This is another quite common design pattern used in PHP. Many people are using Frameworks that implement MVC or an MVC variations. The topic is so vast it has gained a place of its own here at QRdvark at https://QRdvark.com/tutorials/Model-View-Controller-MVC.html, however, the topic will be covered briefly here.

The MVC design pattern is based on the principle of seperating business logic (Model) and presentation logic (View). The idea that changes to the view, or presentation layer, should not interfere with the Model. Also, that changes to the Model, or changes to the data, should not interfere with the presentation (View).

By introducing a third party intermediatory object (Controller), the Model and View can be independent of each other. The Controller handles input from the user interface (View) and passes this information to the Model. If the Model needs to respond, the Controller takes this reponse and supplies it to the View.

This seperation of business logic and presentation logic gives application developers wider flexibilty and promotes code reuse.

Observer

The observer design pattern is much like the factory pattern, as it provides a method of loosening the "tight coupling" between object. The observer pattern consists of two objects. One object makes itself observable, and another object observes it.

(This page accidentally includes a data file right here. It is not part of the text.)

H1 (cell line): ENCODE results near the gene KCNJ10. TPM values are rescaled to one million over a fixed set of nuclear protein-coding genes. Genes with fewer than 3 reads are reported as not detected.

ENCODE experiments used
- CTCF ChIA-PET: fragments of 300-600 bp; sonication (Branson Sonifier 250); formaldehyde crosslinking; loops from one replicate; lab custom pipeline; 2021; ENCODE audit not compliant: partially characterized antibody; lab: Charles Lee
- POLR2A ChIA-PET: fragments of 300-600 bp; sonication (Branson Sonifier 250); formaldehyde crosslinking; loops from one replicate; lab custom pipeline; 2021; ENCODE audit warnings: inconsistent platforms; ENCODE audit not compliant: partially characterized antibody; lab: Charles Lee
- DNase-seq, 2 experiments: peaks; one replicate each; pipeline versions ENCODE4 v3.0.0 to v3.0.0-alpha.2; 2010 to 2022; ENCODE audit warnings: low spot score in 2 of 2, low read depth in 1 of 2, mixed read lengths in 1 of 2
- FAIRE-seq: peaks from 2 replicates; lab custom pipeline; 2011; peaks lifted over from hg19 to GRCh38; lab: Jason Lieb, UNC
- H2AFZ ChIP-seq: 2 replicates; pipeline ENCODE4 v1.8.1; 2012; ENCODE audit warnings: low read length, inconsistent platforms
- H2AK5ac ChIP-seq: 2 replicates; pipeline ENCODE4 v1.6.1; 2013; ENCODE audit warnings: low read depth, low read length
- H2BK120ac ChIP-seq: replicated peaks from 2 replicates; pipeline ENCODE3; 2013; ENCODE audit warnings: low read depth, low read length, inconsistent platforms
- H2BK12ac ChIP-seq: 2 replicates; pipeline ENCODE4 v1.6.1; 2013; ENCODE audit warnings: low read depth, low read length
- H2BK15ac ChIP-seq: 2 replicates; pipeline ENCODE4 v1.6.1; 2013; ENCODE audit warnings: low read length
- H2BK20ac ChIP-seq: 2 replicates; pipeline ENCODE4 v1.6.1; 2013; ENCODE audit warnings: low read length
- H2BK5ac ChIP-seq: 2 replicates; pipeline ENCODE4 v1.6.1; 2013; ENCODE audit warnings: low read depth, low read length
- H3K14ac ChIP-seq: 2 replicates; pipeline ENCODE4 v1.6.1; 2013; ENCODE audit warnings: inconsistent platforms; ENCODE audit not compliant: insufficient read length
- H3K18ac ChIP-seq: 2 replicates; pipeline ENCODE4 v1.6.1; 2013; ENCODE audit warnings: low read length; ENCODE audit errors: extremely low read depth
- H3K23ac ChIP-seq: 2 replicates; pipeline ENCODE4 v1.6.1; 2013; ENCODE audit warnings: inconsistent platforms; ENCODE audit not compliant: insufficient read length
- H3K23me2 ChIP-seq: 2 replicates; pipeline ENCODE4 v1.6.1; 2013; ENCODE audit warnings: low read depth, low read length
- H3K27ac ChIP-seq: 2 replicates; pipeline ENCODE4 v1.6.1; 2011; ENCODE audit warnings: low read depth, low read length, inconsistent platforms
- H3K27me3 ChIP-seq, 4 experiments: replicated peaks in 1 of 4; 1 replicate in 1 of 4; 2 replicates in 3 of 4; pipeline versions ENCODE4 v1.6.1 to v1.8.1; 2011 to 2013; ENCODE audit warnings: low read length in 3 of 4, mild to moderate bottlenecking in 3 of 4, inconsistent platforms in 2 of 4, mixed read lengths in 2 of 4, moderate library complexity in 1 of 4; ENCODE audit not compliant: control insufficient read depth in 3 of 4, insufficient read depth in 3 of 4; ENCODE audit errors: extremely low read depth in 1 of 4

The eZ Components library's SignalSlot component uses the observer design pattern to "emit" a signal when an event occurs. The "signal" is then observed and an action taken.

This is how it works. A new cart item is object is instantiated and the CartItemLogger class instance is added as an observer and waits for a event. The instance is added to the cart_observers array.

When the addItem() method is run, the cart_observers array is traversed and the an instance with the onChanged method is run, using the name of the item as its second arguement. This provides the 'signal' for the running of the CartItemLogger->onChanged() method which contains the code required to log the event.


<?php
interface myObserver{
    function 
onChanged$sender$args );
}


interface 
myObservable{
    function 
addObserver$observer );
}


class 
CartItem implements myObservable{

 
/*
  * @observer array
  */
 
private $cart_observers = array();

 public function 
addItem$name ){
    foreach( 
$this->cart_observers as $obs )
    {
        
$obs->onChanged$this$name );
    }
 }

 
/*** add observer to observer array ***/
 
public function addObserver$observer ){
    
$this->cart_observers []= $observer;
 }

/*** end of class ***/


class CartItemLogger implements myObserver {

 public function 
onChanged$sender$args ){
    
/*** code to log item ***/
    
echo( "Logging: $args added to cart log" );
 }

/*** end of class ***/

$cart = new CartItem();
/*** when the observer is added, it listens for a signal ***/
$cart->addObserver( new CartItemLogger() );
$cart->addItem"book" );
?>

The strength of the observer pattern is that the itemList doesn't know what the logger is going to do. There could be other observers added that do other tasks when an item is added, eg: email the user that a copy of the order, or display an error if the item is not available.